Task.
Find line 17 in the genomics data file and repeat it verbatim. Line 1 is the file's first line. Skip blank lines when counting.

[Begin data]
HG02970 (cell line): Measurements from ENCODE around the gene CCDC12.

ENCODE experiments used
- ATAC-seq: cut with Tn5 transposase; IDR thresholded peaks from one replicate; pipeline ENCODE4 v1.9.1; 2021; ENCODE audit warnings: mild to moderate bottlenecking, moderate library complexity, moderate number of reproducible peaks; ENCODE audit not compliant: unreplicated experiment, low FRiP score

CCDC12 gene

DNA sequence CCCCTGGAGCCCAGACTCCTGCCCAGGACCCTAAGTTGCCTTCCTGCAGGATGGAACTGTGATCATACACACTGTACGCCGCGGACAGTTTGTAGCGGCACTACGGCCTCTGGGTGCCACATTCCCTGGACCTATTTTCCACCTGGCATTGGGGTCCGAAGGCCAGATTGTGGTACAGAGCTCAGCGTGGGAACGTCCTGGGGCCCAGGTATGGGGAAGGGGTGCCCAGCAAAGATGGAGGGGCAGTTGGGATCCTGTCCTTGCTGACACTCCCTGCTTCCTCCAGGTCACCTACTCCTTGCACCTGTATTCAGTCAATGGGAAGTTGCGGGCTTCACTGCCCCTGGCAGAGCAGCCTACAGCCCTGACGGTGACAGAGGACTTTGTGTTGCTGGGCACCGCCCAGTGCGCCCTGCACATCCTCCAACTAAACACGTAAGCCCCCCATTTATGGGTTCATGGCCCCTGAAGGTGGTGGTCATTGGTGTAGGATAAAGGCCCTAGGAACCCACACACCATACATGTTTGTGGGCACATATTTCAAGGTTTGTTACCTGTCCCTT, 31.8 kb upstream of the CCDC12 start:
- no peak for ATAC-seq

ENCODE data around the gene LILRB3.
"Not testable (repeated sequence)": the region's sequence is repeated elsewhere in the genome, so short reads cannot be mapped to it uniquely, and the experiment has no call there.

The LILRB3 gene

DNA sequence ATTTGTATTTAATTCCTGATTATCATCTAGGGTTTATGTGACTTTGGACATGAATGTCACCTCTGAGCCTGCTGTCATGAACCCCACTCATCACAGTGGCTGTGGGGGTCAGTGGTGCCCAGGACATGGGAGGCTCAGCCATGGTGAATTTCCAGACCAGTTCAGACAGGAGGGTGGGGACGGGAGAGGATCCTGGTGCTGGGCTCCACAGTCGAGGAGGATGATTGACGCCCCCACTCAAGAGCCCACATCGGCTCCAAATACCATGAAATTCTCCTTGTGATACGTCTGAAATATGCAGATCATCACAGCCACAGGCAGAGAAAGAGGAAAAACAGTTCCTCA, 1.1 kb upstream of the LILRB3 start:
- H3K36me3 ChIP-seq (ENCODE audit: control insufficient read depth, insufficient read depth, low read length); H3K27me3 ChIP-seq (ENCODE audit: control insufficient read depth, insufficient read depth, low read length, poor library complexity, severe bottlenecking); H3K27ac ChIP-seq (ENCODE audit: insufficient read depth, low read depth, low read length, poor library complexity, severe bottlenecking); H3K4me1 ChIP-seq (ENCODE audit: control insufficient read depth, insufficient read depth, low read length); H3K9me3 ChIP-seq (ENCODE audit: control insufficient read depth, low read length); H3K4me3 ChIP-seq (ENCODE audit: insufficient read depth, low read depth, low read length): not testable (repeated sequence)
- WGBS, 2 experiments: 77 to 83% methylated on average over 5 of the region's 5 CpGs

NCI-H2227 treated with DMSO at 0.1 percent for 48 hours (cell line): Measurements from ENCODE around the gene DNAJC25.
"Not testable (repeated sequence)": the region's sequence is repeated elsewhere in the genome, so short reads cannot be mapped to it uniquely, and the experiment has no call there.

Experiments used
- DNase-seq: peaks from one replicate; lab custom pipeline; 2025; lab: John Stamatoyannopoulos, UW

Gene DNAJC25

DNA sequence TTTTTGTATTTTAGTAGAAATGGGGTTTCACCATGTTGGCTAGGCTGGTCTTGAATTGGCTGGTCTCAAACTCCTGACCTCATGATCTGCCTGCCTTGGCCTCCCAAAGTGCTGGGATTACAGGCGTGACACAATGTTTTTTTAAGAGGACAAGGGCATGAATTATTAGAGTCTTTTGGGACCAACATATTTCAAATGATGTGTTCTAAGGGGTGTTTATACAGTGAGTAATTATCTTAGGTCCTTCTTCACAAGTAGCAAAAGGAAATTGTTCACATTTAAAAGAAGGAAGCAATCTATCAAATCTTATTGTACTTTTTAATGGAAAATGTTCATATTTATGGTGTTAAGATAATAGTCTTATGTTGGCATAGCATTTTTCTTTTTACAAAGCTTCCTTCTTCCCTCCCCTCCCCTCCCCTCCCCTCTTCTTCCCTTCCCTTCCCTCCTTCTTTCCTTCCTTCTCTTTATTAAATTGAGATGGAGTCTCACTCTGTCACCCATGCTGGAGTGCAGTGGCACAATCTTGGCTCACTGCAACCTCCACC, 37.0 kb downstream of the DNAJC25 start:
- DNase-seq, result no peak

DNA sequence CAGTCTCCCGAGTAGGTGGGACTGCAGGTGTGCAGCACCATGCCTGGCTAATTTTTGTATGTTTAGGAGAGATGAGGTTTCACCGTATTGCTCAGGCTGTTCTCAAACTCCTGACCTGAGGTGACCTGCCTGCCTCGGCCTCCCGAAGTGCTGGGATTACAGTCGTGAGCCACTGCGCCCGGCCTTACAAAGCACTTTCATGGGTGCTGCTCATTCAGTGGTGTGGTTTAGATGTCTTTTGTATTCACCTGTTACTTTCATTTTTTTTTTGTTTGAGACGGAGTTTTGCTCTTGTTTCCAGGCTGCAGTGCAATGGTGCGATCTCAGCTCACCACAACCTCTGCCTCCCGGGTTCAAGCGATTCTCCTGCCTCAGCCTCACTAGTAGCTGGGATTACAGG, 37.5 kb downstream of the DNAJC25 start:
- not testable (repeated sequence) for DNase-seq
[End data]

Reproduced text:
Gene DNAJC25